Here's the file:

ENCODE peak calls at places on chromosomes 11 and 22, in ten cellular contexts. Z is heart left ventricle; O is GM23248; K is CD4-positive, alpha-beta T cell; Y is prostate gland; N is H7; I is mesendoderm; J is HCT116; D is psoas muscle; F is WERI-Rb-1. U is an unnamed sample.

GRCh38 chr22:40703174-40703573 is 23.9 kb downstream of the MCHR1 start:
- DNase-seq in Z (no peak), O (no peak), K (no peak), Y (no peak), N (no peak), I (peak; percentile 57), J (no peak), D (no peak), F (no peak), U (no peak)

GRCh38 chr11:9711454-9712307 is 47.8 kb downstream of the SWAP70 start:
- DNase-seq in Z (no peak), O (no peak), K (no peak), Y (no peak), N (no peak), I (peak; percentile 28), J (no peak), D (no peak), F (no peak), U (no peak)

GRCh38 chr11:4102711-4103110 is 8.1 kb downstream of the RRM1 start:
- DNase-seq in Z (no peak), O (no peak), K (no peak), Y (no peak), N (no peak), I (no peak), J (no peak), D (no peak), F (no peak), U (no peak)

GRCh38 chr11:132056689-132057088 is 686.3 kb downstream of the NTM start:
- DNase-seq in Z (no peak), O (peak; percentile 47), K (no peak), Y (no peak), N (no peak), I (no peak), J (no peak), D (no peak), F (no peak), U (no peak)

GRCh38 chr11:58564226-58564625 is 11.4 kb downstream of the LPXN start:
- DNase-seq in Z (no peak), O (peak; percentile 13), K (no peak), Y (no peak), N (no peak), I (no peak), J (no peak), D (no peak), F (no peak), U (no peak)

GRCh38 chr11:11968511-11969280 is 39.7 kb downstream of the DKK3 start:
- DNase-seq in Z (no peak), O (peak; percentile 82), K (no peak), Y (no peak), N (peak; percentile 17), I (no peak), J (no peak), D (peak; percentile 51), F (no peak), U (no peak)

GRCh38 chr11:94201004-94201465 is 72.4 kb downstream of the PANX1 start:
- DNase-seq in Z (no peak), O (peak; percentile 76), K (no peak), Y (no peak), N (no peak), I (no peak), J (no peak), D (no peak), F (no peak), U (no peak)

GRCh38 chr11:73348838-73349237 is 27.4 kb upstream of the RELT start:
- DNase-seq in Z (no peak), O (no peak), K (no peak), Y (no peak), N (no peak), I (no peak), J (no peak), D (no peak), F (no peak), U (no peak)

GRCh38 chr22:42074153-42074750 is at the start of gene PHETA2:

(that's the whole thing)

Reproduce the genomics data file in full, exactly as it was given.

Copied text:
ENCODE peak calls at places on chromosomes 11 and 22, in ten cellular contexts. Z is heart left ventricle; O is GM23248; K is CD4-positive, alpha-beta T cell; Y is prostate gland; N is H7; I is mesendoderm; J is HCT116; D is psoas muscle; F is WERI-Rb-1. U is an unnamed sample.

GRCh38 chr22:40703174-40703573 is 23.9 kb downstream of the MCHR1 start:
- DNase-seq in Z (no peak), O (no peak), K (no peak), Y (no peak), N (no peak), I (peak; percentile 57), J (no peak), D (no peak), F (no peak), U (no peak)

GRCh38 chr11:9711454-9712307 is 47.8 kb downstream of the SWAP70 start:
- DNase-seq in Z (no peak), O (no peak), K (no peak), Y (no peak), N (no peak), I (peak; percentile 28), J (no peak), D (no peak), F (no peak), U (no peak)

GRCh38 chr11:4102711-4103110 is 8.1 kb downstream of the RRM1 start:
- DNase-seq in Z (no peak), O (no peak), K (no peak), Y (no peak), N (no peak), I (no peak), J (no peak), D (no peak), F (no peak), U (no peak)

GRCh38 chr11:132056689-132057088 is 686.3 kb downstream of the NTM start:
- DNase-seq in Z (no peak), O (peak; percentile 47), K (no peak), Y (no peak), N (no peak), I (no peak), J (no peak), D (no peak), F (no peak), U (no peak)

GRCh38 chr11:58564226-58564625 is 11.4 kb downstream of the LPXN start:
- DNase-seq in Z (no peak), O (peak; percentile 13), K (no peak), Y (no peak), N (no peak), I (no peak), J (no peak), D (no peak), F (no peak), U (no peak)

GRCh38 chr11:11968511-11969280 is 39.7 kb downstream of the DKK3 start:
- DNase-seq in Z (no peak), O (peak; percentile 82), K (no peak), Y (no peak), N (peak; percentile 17), I (no peak), J (no peak), D (peak; percentile 51), F (no peak), U (no peak)

GRCh38 chr11:94201004-94201465 is 72.4 kb downstream of the PANX1 start:
- DNase-seq in Z (no peak), O (peak; percentile 76), K (no peak), Y (no peak), N (no peak), I (no peak), J (no peak), D (no peak), F (no peak), U (no peak)

GRCh38 chr11:73348838-73349237 is 27.4 kb upstream of the RELT start:
- DNase-seq in Z (no peak), O (no peak), K (no peak), Y (no peak), N (no peak), I (no peak), J (no peak), D (no peak), F (no peak), U (no peak)

GRCh38 chr22:42074153-42074750 is at the start of gene PHETA2: